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Rookie Years


Early Years

fhs5_rookie_player2On December 25, 1945, Leroy and Sally Stabler celebrated Christmas Day by welcoming their first born, Kenneth Michael Stabler into the world. Born and raised in Foley, Alabama, Ken had inherited his fathers athletic abilities and it was obvious early on that there was potential for an outstanding career. Leroy (Slim) Stabler had been a stand out athlete who’s career was cut short when his father passed away when he was in high school and his focus turned to raising sisters and brothers. He instilled in his son the love of sports, fast cars and music – and swayed him to football in the ninth grade with a fast 1954 Ford. A tough critic because he knew his son had the ability, he pushed him to be his very best.

High School

Played at Foley High School 1961 – 63 Team record 29-1
1961 record 10-0 (sophomore year)
1962 record 10-0 (junior year)
1963 record 9-1 (senior year)only loss 20-14 to Vigor, first game of season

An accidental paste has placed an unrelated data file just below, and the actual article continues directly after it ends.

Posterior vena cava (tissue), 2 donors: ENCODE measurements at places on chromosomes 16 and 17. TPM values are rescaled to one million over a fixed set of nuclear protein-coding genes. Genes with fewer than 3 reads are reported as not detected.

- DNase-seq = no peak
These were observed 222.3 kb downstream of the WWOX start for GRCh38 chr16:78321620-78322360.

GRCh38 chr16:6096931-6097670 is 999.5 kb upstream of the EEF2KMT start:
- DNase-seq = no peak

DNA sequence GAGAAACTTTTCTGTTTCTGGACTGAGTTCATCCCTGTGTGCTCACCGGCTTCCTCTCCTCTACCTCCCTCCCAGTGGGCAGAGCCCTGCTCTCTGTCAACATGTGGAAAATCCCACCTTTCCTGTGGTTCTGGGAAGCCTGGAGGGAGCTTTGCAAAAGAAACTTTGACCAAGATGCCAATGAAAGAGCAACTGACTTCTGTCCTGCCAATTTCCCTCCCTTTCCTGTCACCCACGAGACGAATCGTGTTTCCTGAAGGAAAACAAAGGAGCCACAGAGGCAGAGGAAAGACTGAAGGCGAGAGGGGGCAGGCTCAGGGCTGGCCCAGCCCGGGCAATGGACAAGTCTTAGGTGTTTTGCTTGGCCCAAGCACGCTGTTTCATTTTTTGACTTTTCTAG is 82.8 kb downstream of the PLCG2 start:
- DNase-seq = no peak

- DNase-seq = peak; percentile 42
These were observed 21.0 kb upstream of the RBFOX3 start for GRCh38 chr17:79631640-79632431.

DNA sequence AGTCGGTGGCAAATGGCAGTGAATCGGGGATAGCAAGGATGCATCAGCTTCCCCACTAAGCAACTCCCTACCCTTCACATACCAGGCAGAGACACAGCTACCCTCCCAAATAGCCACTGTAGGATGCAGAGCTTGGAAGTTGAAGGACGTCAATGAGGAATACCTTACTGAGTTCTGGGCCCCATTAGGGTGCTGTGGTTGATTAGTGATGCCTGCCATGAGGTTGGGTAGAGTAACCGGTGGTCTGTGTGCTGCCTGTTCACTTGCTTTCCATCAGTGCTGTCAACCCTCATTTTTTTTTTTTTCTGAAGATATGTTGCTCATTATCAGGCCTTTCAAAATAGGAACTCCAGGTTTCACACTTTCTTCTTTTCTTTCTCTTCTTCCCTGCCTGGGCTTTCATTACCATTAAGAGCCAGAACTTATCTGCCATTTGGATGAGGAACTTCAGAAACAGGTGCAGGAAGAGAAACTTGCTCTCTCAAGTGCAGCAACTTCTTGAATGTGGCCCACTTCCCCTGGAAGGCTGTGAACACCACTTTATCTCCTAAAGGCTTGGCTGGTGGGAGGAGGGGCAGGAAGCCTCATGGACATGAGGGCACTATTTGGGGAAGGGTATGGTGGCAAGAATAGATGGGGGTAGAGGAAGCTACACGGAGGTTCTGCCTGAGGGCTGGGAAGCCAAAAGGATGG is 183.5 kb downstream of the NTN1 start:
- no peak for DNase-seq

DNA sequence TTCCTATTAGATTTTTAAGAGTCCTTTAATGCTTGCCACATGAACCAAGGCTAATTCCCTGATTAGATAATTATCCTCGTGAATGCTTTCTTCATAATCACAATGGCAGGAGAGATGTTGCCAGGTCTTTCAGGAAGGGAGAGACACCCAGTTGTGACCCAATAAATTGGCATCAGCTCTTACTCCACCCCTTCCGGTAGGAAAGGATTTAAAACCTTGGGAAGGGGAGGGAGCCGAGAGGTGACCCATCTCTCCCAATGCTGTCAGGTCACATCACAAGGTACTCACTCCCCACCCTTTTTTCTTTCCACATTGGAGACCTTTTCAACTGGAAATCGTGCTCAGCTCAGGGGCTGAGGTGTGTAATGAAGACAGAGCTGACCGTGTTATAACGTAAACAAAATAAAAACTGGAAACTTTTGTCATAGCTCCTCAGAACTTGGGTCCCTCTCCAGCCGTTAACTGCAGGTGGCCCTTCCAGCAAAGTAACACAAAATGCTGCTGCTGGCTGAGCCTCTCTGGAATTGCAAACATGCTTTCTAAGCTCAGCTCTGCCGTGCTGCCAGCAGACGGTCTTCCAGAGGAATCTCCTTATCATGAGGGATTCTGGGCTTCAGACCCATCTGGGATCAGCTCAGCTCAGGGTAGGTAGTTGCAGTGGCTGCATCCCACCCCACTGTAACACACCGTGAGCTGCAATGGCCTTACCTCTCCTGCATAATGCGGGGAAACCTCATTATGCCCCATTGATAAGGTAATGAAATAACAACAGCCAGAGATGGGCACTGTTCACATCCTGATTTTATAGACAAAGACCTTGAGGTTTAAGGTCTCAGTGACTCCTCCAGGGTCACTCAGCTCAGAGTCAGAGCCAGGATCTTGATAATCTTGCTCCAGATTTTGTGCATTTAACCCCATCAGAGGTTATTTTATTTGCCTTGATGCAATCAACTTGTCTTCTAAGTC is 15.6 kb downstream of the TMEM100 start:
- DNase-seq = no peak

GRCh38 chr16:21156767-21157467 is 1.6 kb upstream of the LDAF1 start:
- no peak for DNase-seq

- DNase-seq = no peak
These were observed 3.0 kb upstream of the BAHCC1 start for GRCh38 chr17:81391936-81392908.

Played in the 1964 Alabama High School All-Star Game
Charter member at the Foley High School Athletic Hall of Fame
1984 Scored 44 points in a basketball game(a Foley record at the time, since broken)
Averaged 29 points per game in basketball in 1963-1964(Still a Foley record)
Outstanding pitcher and first baseman
In baseball offered a $50,000 bonus to sign with the New York Yankees

“I don’t know if there’s a wildness … but I think inside of you there has to be something that makes the fire burn harder than others’.”


It was during his stand out years at Foley High School that he earned the infamous nickname “Snake.” The story goes that during a play he took the football and weaved downfield the entire length of the field, side to side, and an excited Coach Denzel Hollis proclaimed, “that boy runs like a snake.” After an incredible high school career, many universities began the pursuit of signing Stabler. The letters came from Pittsburgh, Tallahassee, Auburn, Tuscaloosa, New Orleans and after listening to a number of folks and touring many campuses, Paul W. “Bear” Bryant convinced Stabler that his future lie at the University of Alabama